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#bioPGH: The Case of the Curious Grosbeak
Mar 04

#bioPGH: The Case of the Curious Grosbeak

By Dr. Maria Wheeler-Dubas, Research and Science Education Outreach Manager

Biophilia NetworkA resource of Biophilia: Pittsburgh, #bioPGH is a weekly blog and social media series that aims to encourage both children and adults to reconnect with nature and enjoy what each of our distinctive seasons has to offer. 

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Have you ever been thoroughly befuddled when trying to identify a plant, bird, or insect while on a hike? Well, we all know after our Coopers versus Sharpies conversation, I certainly have! In those moments, after checking through ID guides to no avail, perhaps I upload the image to iNaturalist and hope some crowdsourced community science will help my cause. Last summer, though, a local birder ran into a slightly different scenario of being stumped by a feathered friend, and it led to an incredible find. Let’s hear the story…

It was a quiet morning in June last year. Steve Gosser, a nature photographer and avid birder from McCandless Township, decided to head to McConnells Mill State Park to do some birding. When Gosser arrived at the park, the trees were in full summer leaf, in which many a bird hide. Luckily, as we will note in a moment, Gosser knows his bird calls quite well.

“I was trying to look for some of the warblers I was hearing, but that was one of the mornings where it seemed like no one was cooperating as I was trying to take pictures. And all this time, what sounded like a scarlet tanager was just calling and calling from way up in the trees, so I thought well, maybe I will look for this one instead.”

Gosser followed the sound of the calling bird and settled himself below the source of the crooning.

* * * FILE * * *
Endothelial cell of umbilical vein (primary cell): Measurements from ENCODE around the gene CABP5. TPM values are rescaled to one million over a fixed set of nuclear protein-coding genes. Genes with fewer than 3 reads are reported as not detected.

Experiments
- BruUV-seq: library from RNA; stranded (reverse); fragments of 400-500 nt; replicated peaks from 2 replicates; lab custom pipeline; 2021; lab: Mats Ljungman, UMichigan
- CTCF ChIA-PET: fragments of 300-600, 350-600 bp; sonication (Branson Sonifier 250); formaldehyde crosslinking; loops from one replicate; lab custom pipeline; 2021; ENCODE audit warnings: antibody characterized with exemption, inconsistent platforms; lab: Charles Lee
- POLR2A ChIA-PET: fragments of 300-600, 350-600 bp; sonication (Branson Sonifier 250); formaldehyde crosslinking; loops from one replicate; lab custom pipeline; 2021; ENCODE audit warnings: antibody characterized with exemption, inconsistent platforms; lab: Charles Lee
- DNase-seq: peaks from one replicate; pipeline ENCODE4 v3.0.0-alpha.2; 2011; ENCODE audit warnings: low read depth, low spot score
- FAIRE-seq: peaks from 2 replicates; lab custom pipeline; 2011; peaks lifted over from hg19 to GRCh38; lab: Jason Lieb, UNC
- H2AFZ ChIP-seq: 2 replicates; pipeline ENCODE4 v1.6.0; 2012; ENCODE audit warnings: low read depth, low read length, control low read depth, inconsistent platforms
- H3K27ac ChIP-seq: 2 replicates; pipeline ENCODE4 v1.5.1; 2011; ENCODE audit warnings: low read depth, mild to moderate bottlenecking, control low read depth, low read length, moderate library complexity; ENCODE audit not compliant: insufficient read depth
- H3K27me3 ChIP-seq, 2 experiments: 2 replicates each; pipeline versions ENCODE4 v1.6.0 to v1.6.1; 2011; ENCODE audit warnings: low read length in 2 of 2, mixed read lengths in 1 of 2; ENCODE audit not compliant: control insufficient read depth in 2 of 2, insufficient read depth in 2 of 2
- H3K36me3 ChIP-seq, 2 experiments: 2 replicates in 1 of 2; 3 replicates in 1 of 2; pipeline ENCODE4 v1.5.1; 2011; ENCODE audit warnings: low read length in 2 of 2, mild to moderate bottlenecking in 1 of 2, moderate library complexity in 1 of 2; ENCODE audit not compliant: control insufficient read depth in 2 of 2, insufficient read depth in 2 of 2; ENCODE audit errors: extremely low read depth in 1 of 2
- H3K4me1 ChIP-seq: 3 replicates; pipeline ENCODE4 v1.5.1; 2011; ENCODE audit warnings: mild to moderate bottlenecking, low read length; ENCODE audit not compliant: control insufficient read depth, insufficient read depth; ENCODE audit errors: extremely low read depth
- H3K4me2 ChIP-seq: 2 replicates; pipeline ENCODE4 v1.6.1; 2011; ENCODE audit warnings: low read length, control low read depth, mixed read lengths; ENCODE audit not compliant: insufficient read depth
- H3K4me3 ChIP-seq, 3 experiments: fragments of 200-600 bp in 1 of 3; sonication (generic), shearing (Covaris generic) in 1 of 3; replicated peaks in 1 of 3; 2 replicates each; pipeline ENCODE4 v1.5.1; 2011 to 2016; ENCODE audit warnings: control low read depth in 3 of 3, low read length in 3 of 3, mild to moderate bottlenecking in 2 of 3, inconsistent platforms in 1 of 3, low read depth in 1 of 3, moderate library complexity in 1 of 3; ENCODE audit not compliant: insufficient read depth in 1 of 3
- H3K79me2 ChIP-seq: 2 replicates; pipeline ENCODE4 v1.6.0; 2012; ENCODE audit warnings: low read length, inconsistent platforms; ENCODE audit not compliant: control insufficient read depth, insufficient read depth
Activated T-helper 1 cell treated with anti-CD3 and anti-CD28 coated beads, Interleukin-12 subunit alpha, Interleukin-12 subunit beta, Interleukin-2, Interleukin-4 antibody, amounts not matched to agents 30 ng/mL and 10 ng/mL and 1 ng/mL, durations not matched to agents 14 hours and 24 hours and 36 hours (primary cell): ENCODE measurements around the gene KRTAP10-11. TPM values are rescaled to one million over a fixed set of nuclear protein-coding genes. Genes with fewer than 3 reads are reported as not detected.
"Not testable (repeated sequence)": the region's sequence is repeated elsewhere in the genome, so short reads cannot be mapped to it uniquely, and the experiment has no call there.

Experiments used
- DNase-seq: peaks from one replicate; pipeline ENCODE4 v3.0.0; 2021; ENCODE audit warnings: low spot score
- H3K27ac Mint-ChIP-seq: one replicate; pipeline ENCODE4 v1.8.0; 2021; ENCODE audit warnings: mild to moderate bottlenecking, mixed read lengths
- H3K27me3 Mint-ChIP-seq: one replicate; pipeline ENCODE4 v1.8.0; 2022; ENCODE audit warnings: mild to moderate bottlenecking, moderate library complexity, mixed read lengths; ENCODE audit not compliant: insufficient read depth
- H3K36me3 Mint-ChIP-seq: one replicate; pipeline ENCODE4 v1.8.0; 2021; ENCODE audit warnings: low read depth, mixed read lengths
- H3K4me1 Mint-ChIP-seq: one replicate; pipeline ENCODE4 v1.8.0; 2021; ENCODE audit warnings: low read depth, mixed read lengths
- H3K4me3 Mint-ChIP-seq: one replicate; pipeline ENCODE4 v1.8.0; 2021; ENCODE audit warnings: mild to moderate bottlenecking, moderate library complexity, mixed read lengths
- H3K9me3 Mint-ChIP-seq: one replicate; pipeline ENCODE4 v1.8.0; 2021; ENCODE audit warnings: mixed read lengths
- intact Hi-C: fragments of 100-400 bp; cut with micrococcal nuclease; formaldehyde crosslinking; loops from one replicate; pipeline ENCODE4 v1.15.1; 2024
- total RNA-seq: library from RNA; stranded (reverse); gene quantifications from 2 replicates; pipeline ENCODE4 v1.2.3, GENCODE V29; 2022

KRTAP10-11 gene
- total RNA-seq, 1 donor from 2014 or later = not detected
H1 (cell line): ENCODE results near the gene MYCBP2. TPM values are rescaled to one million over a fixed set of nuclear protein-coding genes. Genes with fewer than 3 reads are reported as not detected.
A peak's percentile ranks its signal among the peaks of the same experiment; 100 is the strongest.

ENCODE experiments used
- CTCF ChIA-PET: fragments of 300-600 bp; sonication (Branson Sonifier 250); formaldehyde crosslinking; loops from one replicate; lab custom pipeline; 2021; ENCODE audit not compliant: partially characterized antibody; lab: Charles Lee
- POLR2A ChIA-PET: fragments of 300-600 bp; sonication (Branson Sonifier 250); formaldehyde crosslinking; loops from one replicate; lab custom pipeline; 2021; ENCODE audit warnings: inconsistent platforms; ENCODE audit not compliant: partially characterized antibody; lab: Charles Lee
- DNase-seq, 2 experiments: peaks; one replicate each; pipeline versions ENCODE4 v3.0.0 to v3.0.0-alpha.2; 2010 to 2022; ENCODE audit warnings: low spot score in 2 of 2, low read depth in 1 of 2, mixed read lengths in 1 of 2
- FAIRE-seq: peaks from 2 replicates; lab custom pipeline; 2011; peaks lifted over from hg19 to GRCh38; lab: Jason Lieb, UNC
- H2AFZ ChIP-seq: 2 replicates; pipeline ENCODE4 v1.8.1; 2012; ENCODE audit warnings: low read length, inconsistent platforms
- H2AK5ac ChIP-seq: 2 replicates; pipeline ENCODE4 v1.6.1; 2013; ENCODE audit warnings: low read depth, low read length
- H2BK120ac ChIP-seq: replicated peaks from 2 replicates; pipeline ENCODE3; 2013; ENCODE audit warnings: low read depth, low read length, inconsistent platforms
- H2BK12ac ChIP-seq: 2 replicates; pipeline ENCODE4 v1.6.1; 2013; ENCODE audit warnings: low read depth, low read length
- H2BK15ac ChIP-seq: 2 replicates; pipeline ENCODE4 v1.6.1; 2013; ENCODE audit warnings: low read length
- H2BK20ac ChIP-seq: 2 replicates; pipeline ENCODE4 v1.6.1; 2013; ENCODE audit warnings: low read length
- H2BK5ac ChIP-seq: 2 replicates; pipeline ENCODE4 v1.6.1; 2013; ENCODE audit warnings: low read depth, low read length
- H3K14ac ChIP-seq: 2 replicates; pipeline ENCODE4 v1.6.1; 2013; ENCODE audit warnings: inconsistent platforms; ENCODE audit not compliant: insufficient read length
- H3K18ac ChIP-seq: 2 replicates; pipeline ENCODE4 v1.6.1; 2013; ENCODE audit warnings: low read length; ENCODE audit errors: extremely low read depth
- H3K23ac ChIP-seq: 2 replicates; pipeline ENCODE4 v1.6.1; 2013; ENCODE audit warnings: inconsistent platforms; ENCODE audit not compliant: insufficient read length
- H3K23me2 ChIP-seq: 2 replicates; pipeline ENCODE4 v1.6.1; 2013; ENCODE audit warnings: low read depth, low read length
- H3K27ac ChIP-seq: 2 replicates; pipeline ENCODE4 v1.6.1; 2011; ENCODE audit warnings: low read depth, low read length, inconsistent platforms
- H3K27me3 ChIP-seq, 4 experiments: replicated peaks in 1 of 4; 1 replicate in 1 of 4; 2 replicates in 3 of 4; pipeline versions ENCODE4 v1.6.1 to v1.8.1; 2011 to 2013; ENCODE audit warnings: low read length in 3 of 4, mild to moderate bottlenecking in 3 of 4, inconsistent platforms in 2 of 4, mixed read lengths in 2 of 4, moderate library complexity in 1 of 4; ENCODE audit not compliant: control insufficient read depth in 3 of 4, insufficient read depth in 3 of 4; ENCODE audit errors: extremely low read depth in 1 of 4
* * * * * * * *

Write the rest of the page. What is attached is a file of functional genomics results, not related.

“I waited for a moments to just see what I would could see, and all of a sudden a bird flies past, but since it was coming from where the scarlet tanager had been, I was expecting a bright red bird but this one was really dark.”

Startled, Gosser quickly reach for his binoculars.

“It was a rose-breasted grosbeak!” he recalled. “And I thought, well surely that couldn’t be what I was hearing…but then I see it singing — and it’s singing like a scarlet tanager!”

The calling mystery bird. Photo by Steve Gosser.

Steve spent the rest of the morning trying to take pictures and noting the song of this strange bird who looked like a grosbeak, mostly, but sang like a scarlet tanager. While taking pictures, he noticed the plumage on this bird just wasn’t quite right for a rose-breasted grosbeak. He texted a few pictures to National Aviary ornithologist, Bob Mulvihill, whose immediate reaction was “That is one weird bird you got there, Steve.”

The next morning, two Aviary researchers joined Gosser back the park where they were able to catch this mystery bird in a mist net and draw a blood sample for analysis. Upon closer inspection, they were able to confirm what Gosser had noted in his pictures from the previous day, that there were distinct differences in this bird’s feathering as compared to a rose-breasted grosbeak. This bird had solid black wings, notably missing the white wing bars on a normal rose-breasted grosbeak. They also noted that the red color on its upper chest extended all the way up the throat and to the beak. The bird’s bill also didn’t look quite as thick as a normal grosbeak (grosbeak literally means “large beak.”) From everything they could see, this bird truly looked and sang like a hybrid between a rose-breasted grosbeak and a scarlet tanager.

Aviary ornithologists taking measurements and a blood sample.